Presentation on theme: "Prof. Alisdair A. Gillespie De Montfort University, UK."— Presentation transcript:
Prof. Alisdair A. Gillespie De Montfort University, UK
Examines the response of the criminal law to child sexual exploitation. Focuses primarily on the issue of child solicitation/grooming. Also considers the response where children generate harmful content.
Child Solicitation/Grooming Attack ◦ No previous identification of the child. ◦ No intention to abuse in the future. ◦ Extremely high-risk. Abuse ◦ Offender unlikely to want to be caught. ◦ Likely to want to create a pattern of abuse ◦ Control required. Grooming is neither new nor particularly hi- tech. How does an offender abuse a child?
Child Solicitation/Grooming Controlling a Child ◦ Negative control Abuse of power (teacher, cleric etc.) Threats to child (violence, care etc.) Threats to those known to the child ◦ “Positive” control Befriending a child McLachlan notes that “monsters don’t get children, nice men do.” Create a situation where the child “acquiesces”
The Internet allows for a degree of anonymity. Quayle & Taylor “You can’t go up to a boy in the street and say… do you fancy having sex… whereas you could online.” Yet we also know that (increasingly) it is not by subterfuge.
Place in International Law. Instrument OPSC CoE Sexual Exploitation CoE Cybercrime EU Directive
CoE Convention on Protection of Children. ◦ Each party shall take the necessary legislative measures...to criminalise the intentional proposal, through information and communication technologies, of an adult to meet a child who has not reached the age [of consent]...for the purpose of committing any of the [sexual] offences...where this proposal has been followed by material acts leading to such a meeting. ◦ EU Directive (Article 6.1 has similar wording).
Difficulties: ◦ Proving intent. ◦ What are “material steps”? ◦ “Thought crime”? ◦ Proactive or Reactive?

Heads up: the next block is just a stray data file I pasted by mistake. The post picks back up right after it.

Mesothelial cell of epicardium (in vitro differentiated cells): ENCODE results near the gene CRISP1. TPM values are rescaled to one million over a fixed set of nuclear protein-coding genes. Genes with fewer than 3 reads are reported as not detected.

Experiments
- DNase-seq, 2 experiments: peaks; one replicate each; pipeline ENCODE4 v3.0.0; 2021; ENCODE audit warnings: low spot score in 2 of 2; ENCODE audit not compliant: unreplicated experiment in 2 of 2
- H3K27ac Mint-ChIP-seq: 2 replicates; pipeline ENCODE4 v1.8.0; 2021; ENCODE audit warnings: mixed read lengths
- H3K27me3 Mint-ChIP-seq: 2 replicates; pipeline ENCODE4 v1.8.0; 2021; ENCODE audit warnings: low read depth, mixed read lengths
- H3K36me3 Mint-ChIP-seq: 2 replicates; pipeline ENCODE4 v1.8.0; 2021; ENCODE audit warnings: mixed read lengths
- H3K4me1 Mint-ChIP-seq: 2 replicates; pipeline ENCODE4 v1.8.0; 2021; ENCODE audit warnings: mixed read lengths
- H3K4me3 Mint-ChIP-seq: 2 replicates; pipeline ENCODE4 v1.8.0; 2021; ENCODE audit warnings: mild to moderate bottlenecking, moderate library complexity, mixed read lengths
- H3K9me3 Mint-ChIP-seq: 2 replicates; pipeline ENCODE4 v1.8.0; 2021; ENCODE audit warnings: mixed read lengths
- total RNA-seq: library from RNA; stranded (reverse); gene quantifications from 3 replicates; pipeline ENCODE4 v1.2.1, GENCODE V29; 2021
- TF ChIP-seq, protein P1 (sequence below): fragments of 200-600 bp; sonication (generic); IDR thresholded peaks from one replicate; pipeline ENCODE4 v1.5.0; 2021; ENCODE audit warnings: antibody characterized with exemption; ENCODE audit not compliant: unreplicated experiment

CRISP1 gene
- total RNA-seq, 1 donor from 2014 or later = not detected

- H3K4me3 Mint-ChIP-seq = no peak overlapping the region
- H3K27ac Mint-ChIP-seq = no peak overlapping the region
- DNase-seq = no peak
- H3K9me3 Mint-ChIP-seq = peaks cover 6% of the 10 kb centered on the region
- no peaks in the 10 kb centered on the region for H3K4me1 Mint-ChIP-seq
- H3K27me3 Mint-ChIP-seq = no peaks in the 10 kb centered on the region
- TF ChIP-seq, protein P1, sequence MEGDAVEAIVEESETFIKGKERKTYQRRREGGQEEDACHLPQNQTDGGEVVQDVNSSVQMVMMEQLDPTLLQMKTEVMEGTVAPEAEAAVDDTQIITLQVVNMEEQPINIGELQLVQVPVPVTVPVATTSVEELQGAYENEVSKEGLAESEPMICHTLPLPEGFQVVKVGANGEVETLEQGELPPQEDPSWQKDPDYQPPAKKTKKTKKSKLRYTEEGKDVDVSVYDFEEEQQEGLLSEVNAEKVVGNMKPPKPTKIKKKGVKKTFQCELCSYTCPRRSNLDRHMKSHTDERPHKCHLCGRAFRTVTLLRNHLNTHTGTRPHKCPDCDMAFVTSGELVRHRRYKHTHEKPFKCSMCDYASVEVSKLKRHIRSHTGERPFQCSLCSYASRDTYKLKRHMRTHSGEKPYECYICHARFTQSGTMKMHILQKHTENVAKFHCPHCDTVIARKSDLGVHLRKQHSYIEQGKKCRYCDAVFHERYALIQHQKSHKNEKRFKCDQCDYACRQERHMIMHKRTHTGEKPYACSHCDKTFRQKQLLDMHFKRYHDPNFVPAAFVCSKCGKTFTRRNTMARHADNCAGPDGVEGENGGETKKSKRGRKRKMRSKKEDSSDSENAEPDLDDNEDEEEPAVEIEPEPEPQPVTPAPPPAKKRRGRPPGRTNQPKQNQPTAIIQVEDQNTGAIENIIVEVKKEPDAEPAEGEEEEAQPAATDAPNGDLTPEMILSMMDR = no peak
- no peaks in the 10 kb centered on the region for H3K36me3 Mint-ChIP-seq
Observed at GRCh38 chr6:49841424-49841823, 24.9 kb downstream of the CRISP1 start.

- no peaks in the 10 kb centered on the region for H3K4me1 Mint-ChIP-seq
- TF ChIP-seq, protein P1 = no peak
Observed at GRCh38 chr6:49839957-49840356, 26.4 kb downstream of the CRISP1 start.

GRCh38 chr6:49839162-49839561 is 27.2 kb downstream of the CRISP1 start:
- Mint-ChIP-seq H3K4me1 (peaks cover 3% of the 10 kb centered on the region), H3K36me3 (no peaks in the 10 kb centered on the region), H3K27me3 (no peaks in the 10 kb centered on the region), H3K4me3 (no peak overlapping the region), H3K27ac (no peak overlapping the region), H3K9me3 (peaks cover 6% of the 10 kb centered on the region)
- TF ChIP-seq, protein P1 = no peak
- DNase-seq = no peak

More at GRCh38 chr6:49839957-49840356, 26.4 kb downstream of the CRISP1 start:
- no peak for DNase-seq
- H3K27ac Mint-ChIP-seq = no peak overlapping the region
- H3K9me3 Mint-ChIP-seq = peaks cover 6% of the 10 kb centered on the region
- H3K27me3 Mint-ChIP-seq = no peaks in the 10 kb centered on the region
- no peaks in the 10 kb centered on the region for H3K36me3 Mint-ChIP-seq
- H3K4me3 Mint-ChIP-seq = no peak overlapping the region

Some changes in grooming behaviour. There appears some evidence that less meeting and more on pornography. Difficulty where law focuses on meeting a child.
The EU Directive is the only international instrument that appears to have recognised this directly. ◦ Member states shall…ensure that an attempt, by means of information and communication technology, to commit the offences…by an adult soliciting a child…to provide child pornography depicting that child is punishable. (Article 6.2) ◦ Other instruments arguably cover it through procuring child pornography. Still limiting: Cyber-sex?
England (famously) has a ‘grooming’ offence (s.15, SOA 2003) but this is somewhat misunderstood. ◦ It arguably does not criminalise grooming but the results of grooming. ◦ It is focused on the issue of a meeting. ◦ It is only one of a patchwork of offences that relate to grooming.
Causing/inciting a child to engage in sexual activity Criminalises the invitation to a child to engage in sexual activity. s. 10 Causing a child to watch a sexual act. Includes sending pornography (adult or child) to a child. s. 12 Arranging or facilitating the commission of an offence. An inchoate offence that criminalises the arrangement of an offence that will lead to a child sex offence. s.14 Meeting a child following grooming. Intentionally meeting a child to have sexual relations with it following previous meetings or communication. s.15
Tackling the solicitation/grooming of a child requires a multi-faceted approach. Traditional approaches concentrated on the meeting with a child but this is not the only form of exploitative situation. ◦ Some studies suggest that once a child has sent indecent material / posed in front of a webcam the footage is then used to blackmail the victim into contact offending. Recognition of the portability of technology.